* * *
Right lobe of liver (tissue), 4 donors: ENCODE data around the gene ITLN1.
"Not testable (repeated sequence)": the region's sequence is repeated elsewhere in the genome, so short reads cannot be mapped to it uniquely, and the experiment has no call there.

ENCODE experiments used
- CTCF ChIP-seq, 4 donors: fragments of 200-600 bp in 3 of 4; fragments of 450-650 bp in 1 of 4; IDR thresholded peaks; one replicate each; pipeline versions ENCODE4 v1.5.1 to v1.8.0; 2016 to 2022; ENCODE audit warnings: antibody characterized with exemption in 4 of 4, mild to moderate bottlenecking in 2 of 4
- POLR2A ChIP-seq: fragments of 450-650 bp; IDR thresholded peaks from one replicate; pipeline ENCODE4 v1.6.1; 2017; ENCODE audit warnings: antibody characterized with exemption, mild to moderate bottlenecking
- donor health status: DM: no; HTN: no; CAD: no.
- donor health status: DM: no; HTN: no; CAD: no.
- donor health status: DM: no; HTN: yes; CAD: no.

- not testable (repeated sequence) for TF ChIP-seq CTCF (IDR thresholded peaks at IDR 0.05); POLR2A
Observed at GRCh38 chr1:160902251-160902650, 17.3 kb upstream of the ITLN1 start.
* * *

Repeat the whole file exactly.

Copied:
Right lobe of liver (tissue), 4 donors: ENCODE data around the gene ITLN1.
"Not testable (repeated sequence)": the region's sequence is repeated elsewhere in the genome, so short reads cannot be mapped to it uniquely, and the experiment has no call there.

ENCODE experiments used
- CTCF ChIP-seq, 4 donors: fragments of 200-600 bp in 3 of 4; fragments of 450-650 bp in 1 of 4; IDR thresholded peaks; one replicate each; pipeline versions ENCODE4 v1.5.1 to v1.8.0; 2016 to 2022; ENCODE audit warnings: antibody characterized with exemption in 4 of 4, mild to moderate bottlenecking in 2 of 4
- POLR2A ChIP-seq: fragments of 450-650 bp; IDR thresholded peaks from one replicate; pipeline ENCODE4 v1.6.1; 2017; ENCODE audit warnings: antibody characterized with exemption, mild to moderate bottlenecking
- donor health status: DM: no; HTN: no; CAD: no.
- donor health status: DM: no; HTN: no; CAD: no.
- donor health status: DM: no; HTN: yes; CAD: no.

- not testable (repeated sequence) for TF ChIP-seq CTCF (IDR thresholded peaks at IDR 0.05); POLR2A
Observed at GRCh38 chr1:160902251-160902650, 17.3 kb upstream of the ITLN1 start.